It is not a compendium of dates and kings and battles. It is divided into subjects, such as Population, Food, Clothing, Trade, etc. Each topic is explored as a whole, wandering over time and space as needed, not necessarily in any strict order. You get a good grasp of the Big Picture as far few books of any kind do, let alone history books. If you want to know what life and society were like, this is the book to get.
The language has some quirks, a few words that seem a slight bit out of place, and few sentence constructs which most editors dull down. I do not know if this is an artifact of the translation, or whether the translator was trying to preserve similar quirkiness in the original French. But I like it. It avoids the stuffiness of most dull histories.
It drills down amazingly deep in some places, quoting from town registers of 1537 or such.
It also explains all sorts of stuff that is not obvious. One section, discussing why Asians ate less meat than Europeans, explains this by saying that Asians grew rice and Europeans grew wheat. Rice can be grown year after year in the same field, whereas wheat so depletes the soil that it must lie fallow one year out of every two or three, with livestock fertilizer replenishing it, and if you're going to support all those animals, you may as well eat some too. There is some discussion of the three year cycle (wheat, oats, fallow) being more common in northern Europe and the two year cycle (wheat, fallow) being more common in southern Europe. I honestly do not know if this is common knowledge or if there are other reasons for the difference in meat eating, but I can google away and read up on this, now that I have the basic concept.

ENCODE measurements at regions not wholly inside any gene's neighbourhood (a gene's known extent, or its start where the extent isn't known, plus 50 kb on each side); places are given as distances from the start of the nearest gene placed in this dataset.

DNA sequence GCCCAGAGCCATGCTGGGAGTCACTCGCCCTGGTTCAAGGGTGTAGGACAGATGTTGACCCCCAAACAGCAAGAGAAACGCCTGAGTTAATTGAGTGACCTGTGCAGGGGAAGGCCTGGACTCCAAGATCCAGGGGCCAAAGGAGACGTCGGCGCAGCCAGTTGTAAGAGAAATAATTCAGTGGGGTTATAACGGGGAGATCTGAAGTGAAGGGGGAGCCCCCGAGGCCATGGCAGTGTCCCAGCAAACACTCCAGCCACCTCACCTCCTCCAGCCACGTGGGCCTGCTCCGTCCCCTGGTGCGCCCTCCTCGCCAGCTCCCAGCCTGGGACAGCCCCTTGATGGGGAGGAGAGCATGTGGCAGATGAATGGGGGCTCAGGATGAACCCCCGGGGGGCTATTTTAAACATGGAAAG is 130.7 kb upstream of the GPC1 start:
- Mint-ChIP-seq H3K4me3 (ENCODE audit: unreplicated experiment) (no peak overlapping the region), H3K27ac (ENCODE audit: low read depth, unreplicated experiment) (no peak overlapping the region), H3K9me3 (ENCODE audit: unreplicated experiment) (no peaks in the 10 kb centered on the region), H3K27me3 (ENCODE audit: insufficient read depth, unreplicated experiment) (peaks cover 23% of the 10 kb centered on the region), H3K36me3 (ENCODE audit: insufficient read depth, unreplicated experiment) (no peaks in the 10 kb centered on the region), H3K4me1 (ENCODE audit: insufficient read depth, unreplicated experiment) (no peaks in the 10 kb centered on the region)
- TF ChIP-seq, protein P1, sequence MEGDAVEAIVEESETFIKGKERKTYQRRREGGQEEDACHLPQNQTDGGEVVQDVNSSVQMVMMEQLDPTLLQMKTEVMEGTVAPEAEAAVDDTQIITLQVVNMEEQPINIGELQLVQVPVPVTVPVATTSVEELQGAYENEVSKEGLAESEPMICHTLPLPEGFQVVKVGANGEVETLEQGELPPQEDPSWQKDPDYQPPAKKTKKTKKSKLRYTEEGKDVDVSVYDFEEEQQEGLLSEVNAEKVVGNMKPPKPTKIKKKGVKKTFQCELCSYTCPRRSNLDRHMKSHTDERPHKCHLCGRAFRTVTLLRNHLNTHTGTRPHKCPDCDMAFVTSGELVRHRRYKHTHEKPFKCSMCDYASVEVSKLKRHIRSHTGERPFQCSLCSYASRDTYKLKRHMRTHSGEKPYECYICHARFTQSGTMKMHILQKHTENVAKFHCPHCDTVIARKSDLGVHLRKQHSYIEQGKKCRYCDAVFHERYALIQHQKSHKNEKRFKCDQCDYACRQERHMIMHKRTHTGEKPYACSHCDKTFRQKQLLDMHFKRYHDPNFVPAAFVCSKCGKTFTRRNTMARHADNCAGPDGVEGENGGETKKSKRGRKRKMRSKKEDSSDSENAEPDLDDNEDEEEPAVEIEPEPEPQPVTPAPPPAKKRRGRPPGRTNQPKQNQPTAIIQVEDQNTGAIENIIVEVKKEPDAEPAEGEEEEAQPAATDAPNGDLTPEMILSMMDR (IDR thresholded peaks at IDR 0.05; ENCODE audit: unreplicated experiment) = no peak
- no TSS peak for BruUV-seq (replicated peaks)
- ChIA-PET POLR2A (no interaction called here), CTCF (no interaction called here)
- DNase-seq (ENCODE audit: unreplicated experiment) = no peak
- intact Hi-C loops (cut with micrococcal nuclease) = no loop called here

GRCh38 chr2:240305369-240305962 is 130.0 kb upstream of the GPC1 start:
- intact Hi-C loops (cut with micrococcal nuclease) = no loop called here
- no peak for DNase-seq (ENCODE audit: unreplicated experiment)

This last example, of meat and fallow fields, is what makes this book so fascinating to me. I am learning far more than I would have thought possible from a professor's history book, and having fun in the process.
The amount of primary research that went into this is mind boggling. Everything you ever wanted to know about how much livestock the average farmer in Batvia had to what were the trends in fashion in the courts of Europe is covered here in great detail.
Braudel is all over the place in these books, chasing every detail and argument to their end, and it can be difficult to grasp the important threads running through the work. In the first volume this isn't as much of an issue as it will become in volumes two and three. Braudel is still all over the place, but since he is really only setting the stage, it isn't as important to try and pick up his overall theory. Volume two is where he really lays out his argument for the separation of capitalism and the market and why certain places in Europe became economic power houses and others didn't.
Braudel is at his best when he's discussing Europe, and is out of his depth when he deals with the rest of the world. There is a trove of good information in this first volume however, and I would recommend it to those interested in economic history who have the patience to wade through mounds of details for Braudel's brilliant insights.